Politically, South-West Hertfordshire has been somewhat monotonous because, during its 55 years of existence, I am delighted to say that it has returned Conservative Members—first, Sir Gilbert Longden, then Geoffrey Dodsworth and then Richard Page. However, Labour Members might be interested to know about the area's contribution to this country's history of radicalism. In the 1840s, the Chartist, Feargus O'Connor, established a community in the area of Heronsgate, near Chorleywood, which he rather immodestly renamed O'Connorsville. The community contained 35 workers' cottages and there was an enormous lottery in which about 100,000 people participated, with the lucky 35 families moving to O'Connorsville. The community was supposed to be a workers' paradise based on the principles of socialism and temperance, but my hon. Friends will not be surprised to learn that as so often happens with utopian ideals, it unfortunately all ended rather badly and the 35 families left rather desolate and hungry five years later. It should be pointed out that during those five years, a public house was established, which was splendidly named "The Land of Liberty, Peace and Plenty", to which inmates could escape for a glass or two. I am glad to say that that still stands and is an excellent public house.
There is much that is good about South-West Hertfordshire and I am pleased and deeply honoured to represent it, but it has its problems. It has problems with crime and antisocial behaviour and I know of serious incidents over the past few weeks in South Oxhey, Croxley and Chorleywood. We have high-value houses, but that means that we have a worrying problem with affordable homes. However, we would strongly resist the proposal made by some of building all over the green belt. My hon. Friend the Member for Basingstoke rightly pointed out the importance of protecting our communities and the green belt.
We have good and popular schools, but they are consequently often over-subscribed, which means that local children are unable to attend local schools. I shall certainly campaign to represent their interests strongly. There is a threat of cuts to our hospital services and in the past few days we have learned more about the financial position of our local hospital trust. I know that I speak for several colleagues when I say that I have great concern about the future of health service provision in Hertfordshire—we certainly have our worries in South-West Hertfordshire.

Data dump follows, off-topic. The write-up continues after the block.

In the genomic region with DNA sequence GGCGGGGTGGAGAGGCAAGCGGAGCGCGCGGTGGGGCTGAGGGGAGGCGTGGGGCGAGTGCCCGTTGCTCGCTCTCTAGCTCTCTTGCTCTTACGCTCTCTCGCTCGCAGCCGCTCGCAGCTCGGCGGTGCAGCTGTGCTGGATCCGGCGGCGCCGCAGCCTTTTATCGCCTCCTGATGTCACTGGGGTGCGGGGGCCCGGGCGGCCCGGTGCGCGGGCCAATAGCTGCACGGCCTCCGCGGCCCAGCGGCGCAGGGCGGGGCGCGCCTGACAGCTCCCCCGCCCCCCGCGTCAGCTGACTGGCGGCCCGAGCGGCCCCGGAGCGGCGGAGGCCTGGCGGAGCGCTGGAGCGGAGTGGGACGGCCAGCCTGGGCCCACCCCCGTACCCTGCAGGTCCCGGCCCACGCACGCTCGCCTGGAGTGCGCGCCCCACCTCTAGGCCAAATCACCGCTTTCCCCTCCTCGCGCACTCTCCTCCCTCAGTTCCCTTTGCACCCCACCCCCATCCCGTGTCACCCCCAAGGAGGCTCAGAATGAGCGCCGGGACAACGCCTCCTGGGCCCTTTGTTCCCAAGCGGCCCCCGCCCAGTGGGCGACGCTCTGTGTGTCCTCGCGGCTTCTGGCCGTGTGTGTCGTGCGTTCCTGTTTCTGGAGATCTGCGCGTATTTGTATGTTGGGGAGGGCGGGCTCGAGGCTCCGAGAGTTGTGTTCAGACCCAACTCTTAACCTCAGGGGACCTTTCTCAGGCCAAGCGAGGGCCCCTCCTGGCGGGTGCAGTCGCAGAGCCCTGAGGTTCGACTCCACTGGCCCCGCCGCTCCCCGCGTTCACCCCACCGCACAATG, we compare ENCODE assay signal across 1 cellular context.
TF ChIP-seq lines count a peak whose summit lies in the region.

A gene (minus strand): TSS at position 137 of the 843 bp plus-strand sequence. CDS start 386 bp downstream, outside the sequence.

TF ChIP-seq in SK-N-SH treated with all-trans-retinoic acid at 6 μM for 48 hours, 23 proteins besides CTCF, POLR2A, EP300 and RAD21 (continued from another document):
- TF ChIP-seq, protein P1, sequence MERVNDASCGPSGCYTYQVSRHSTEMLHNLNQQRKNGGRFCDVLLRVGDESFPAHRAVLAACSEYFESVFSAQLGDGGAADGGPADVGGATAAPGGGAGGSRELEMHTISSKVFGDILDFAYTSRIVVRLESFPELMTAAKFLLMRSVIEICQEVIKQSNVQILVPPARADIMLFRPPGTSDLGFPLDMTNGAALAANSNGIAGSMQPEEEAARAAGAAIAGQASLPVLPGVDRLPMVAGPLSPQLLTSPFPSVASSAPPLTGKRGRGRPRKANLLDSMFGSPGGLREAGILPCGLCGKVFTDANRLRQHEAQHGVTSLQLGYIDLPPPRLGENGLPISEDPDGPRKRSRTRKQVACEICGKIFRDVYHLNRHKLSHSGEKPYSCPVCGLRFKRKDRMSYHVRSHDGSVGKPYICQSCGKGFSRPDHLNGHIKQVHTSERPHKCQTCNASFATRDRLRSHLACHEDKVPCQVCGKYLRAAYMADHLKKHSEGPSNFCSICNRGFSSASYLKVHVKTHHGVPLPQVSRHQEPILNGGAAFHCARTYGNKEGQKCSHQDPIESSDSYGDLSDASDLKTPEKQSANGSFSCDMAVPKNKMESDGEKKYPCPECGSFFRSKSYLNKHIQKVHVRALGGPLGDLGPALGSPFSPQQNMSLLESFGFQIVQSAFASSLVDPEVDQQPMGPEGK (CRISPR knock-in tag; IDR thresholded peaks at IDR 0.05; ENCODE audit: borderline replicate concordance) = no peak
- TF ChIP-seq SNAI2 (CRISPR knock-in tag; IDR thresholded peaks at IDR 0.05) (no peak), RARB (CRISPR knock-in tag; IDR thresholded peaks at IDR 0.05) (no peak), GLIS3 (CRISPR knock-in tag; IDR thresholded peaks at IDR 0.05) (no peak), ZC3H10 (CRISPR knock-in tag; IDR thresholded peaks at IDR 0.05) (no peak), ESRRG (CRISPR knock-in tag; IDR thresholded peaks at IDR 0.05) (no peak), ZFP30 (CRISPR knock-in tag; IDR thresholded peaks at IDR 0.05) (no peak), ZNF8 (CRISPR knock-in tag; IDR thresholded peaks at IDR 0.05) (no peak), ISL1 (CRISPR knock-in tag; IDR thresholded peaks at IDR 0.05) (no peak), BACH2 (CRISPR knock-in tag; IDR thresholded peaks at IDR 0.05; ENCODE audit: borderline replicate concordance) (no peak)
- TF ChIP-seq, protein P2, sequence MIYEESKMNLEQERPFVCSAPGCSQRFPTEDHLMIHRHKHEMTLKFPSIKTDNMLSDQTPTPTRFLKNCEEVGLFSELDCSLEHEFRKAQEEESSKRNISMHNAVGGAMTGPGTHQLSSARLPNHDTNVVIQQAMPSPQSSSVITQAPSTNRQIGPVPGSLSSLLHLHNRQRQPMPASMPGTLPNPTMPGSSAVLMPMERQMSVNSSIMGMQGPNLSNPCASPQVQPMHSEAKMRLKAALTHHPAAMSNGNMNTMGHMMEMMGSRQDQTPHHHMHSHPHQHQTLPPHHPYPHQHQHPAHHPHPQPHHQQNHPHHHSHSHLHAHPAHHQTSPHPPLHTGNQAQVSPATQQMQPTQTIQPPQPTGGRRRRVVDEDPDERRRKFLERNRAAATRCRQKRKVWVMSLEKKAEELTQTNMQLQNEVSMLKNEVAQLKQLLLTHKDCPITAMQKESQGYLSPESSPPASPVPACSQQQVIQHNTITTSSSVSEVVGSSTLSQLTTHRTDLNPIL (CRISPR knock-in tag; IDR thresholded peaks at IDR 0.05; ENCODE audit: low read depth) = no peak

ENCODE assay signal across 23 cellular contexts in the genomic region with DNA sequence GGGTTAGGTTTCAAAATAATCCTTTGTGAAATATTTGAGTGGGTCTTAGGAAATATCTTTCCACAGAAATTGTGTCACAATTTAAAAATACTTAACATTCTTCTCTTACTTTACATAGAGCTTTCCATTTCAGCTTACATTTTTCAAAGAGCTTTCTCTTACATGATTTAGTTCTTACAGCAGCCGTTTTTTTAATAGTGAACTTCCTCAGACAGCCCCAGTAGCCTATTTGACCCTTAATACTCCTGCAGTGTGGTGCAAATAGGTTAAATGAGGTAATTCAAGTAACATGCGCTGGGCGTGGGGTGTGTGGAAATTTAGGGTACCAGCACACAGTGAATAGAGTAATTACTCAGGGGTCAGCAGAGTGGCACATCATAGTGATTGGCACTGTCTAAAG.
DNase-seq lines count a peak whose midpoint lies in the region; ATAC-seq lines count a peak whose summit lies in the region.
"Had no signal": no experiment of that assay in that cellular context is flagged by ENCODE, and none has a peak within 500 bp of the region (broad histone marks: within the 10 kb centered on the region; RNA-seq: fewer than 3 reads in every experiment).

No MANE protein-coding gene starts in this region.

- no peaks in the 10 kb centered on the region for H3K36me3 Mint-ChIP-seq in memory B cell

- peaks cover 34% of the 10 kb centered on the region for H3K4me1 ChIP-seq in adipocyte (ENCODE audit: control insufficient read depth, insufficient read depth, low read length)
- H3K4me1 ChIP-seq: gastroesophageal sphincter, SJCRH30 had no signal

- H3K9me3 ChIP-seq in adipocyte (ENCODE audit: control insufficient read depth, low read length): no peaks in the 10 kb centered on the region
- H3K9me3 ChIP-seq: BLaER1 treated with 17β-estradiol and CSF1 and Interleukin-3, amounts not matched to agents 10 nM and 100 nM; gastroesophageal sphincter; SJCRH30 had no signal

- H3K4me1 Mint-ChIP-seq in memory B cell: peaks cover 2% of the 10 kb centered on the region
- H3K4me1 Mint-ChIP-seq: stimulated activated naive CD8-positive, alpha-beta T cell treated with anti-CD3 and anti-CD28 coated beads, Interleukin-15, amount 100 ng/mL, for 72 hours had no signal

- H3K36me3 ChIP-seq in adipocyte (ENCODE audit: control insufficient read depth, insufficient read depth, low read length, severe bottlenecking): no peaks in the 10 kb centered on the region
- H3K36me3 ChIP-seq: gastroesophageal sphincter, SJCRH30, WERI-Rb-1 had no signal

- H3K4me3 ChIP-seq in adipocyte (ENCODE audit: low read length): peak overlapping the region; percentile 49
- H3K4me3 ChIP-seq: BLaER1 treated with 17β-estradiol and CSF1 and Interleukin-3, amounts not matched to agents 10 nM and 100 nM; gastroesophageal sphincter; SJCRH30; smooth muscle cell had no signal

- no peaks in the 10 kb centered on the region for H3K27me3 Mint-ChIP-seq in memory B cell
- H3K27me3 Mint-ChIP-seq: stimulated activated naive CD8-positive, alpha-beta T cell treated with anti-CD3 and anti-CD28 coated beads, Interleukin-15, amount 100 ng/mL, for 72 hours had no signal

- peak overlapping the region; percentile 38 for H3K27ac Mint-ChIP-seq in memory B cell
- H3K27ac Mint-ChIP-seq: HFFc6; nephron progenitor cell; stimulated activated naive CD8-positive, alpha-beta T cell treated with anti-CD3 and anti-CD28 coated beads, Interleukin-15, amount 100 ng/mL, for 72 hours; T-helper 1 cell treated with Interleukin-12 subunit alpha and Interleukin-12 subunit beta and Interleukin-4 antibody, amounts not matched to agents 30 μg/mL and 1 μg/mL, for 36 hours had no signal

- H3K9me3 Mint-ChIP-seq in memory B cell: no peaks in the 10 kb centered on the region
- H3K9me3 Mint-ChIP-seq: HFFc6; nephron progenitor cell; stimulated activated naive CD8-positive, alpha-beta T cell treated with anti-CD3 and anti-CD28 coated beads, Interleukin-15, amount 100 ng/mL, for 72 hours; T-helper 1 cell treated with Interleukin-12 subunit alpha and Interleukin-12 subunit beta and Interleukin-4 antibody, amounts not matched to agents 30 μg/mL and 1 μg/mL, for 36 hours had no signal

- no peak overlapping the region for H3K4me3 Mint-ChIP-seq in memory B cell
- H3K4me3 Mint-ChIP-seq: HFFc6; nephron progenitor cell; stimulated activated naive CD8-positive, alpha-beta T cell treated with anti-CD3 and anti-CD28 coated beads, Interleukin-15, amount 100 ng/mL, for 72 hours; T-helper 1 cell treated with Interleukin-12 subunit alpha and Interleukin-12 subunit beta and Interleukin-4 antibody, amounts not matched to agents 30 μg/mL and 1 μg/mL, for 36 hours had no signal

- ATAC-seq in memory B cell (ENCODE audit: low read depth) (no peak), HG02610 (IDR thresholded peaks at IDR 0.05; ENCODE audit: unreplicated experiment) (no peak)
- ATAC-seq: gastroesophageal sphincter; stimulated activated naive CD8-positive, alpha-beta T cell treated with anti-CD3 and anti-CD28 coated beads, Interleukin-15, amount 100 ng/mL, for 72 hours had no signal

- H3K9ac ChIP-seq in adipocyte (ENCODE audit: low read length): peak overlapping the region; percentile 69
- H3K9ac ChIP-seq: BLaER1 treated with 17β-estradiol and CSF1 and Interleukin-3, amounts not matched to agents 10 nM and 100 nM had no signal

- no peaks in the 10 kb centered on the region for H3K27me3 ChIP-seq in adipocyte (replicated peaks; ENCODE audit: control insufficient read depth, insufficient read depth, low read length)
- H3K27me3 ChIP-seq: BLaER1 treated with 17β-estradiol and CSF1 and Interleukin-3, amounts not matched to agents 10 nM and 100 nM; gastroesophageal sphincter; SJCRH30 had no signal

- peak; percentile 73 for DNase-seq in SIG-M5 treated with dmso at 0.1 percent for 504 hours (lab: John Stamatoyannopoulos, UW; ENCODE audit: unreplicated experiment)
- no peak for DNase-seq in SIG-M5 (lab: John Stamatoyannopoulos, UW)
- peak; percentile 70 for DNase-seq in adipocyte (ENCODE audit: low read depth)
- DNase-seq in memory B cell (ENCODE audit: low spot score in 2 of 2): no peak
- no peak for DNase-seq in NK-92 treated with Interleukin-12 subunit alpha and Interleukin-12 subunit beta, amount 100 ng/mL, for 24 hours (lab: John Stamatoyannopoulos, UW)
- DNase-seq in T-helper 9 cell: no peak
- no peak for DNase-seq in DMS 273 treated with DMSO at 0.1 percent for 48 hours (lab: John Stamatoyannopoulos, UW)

I shall turn briefly to the Bill. Several hon. Members have spoken passionately and eloquently about the worries that we all have about loan sharks and the exploitation of the weak and vulnerable. There is cross-party agreement on the basic thrust of the Bill, which I certainly share. Much has been said today about lawyers. I, too, was a lawyer, although thankfully I never advised a great deal on the detail of the Consumer Credit Act 1974. I use the word "thankfully" because that Act is notoriously complex and difficult to get one's head round. However, I occasionally advised on the one simple aspect of the Act: the £25,000 limit, which means that most of the Act's provisions do not apply to loans greater than that amount on the grounds that the principles of caveat emptor should apply to anyone who enters into such a loan.
I am conscious that that £25,000 limit is going in principle, although I note that there are two important exemptions. The first is loans to individuals for business purposes. That is a highly valuable service. I have on a number of occasions advised firms that want to perform that task and they would not want to go through the process of licensing. That is an important consideration. The second exemption relates to high net worth individuals, which I understand is a new concept with regard to consumer credit. I am sceptical about how well that provision will work. Having given advice many times on the Financial Services and Markets Act 2000 and its financial promotions regime, which has a similar exemption for high net worth individuals, I know that the exemption has not worked well over the past three years. In certain limited circumstances, it is being reformed in the context of the 2000 Act, and I shall be interested to see how that works out.
Although I accept the reason why the £25,000 limit is going, it is a pity, if only for the sake of the poor lawyer who does not have a detailed understanding of the 1974 Act, because it will make it even more complex for us to advise on. However, I appreciate that claiming sympathy for lawyers is not a particularly useful activity in the House. [Hon. Members: "Hear, hear."]
On a broader point, much though I appreciate the direction that the Bill takes and although there is much agreement between parties, we must always be careful about overregulating. The Prime Minister made a similar point when he referred to the Financial Services Authority in a speech only last week. Regulation can take us so far, but only so far. To outline a personal philosophy, which broadens the point even more, Governments cannot solve every problem. What can solve problems—what is good for society—is giving more power to individuals who have the energy and enterprise to go back to the name of the public house from the mid-19th century to obtain a land of liberty, peace and plenty.
I thank you, Madam Deputy Speaker, for allowing me to speak, and I thank the House for its indulgence in listening.